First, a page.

Based on a global survey completed with the aid of the World Federation of Public Health Associations’ Students and Young Professionals section, presenters will discuss tangible strategies for SYP engagement and metrics designed to assess the implementation of these recommendations by public health organizations. Participants will leave with an understanding of why SYP engagement is a critical issue, and specific programs and activities their organization can implement to engage SYPs.

    ENGAGING TENANT LEADERSHIP IN STRATEGIES FOR ACHIEVING THE RIGHT TO HEALTHY, AFFORDABLE HOUSING 

    This symposium will explore strategies in research and practice to address housing as it intersects with other determinants of health, featuring ongoing work in Vancouver, BC, Ottawa, ON and Owen Sound, ON. Specifically, the session will explore community-based research approaches that support local intersectoral efforts, including the role of public health, in tackling housing inadequacy as a key driver of health inequities.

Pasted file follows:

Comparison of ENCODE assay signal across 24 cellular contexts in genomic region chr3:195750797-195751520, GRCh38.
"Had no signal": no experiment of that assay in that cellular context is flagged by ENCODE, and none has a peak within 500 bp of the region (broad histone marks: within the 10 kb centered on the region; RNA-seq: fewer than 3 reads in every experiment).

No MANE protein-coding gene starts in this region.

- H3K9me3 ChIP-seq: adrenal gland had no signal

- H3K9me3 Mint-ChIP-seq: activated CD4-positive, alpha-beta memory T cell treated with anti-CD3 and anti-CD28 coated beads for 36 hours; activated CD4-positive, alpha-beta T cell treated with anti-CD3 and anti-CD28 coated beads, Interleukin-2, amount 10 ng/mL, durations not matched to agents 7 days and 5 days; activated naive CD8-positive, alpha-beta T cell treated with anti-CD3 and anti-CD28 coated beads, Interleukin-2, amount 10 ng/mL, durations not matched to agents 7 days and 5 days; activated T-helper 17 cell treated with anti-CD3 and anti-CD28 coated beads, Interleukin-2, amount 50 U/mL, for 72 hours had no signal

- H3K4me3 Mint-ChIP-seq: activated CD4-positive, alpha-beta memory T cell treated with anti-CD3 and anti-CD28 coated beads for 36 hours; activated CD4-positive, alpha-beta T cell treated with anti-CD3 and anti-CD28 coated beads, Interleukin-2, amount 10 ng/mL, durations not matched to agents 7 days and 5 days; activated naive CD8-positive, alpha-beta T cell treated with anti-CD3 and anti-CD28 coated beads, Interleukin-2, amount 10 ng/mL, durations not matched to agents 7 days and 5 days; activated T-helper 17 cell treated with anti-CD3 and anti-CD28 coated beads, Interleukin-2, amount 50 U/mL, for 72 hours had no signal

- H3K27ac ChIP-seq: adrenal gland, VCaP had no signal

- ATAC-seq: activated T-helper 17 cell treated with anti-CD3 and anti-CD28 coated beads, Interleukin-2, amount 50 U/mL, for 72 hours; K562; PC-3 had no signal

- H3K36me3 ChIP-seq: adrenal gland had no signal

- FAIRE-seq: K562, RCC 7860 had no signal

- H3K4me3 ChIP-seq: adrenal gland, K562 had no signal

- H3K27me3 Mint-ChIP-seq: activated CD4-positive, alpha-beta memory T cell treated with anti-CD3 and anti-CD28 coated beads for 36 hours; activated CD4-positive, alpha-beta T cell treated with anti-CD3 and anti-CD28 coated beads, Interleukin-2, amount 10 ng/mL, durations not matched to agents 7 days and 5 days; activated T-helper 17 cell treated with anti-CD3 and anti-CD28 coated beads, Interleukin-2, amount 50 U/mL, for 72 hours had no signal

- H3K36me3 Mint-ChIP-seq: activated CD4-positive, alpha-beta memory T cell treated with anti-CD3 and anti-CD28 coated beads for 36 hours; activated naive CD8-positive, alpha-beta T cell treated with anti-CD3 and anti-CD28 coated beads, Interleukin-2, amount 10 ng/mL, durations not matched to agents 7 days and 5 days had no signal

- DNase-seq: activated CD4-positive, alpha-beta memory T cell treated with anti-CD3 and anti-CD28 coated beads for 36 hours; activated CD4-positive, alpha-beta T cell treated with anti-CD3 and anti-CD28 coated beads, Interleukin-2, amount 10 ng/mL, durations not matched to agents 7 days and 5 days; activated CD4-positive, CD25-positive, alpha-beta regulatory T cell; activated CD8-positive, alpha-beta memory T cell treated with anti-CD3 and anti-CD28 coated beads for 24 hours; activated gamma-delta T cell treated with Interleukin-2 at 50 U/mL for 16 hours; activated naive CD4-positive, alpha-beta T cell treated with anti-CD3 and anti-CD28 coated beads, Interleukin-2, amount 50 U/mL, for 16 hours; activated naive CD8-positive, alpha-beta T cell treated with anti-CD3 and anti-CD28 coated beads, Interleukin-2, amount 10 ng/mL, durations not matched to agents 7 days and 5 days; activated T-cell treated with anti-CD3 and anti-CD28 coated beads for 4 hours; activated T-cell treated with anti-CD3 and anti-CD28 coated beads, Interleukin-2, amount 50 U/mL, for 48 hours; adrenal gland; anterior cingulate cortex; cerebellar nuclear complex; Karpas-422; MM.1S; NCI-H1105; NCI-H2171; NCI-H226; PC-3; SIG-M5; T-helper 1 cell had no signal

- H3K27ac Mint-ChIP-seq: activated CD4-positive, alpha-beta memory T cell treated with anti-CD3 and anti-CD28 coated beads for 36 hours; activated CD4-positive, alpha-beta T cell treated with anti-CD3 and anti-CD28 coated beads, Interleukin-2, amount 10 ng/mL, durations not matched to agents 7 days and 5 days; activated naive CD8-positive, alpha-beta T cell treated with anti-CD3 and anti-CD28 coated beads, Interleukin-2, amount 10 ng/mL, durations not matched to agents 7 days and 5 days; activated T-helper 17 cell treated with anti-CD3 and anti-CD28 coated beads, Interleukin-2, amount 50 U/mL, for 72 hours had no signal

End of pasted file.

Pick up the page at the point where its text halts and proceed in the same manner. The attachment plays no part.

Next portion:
Participants will learn about research supporting tenant organizing strategies to address the inhabitable conditions of single room occupancy hotels in Vancouver’s Downtown Eastside, intersectoral research on the role and future of rooming houses in Ottawa, the RentSafe research initiative with public health and multiple other sectors on housing habitability in rural-based Owen Sound, and a novel Indigenous-led intersectoral table on homelessness in Owen Sound. Participants will have the opportunity to explore the emergent concept of Equity-focused Intersectoral Practice (EquIP) and how it can be used to promote meaningful intersectoral work to address systemic gaps and barriers. 

    FRONT-OF-PACKAGE NUTRITION LABELS: EXPERIMENTAL EVIDENCE TO GUIDE NATIONAL AND GLOBAL POLICY DEVELOPMENT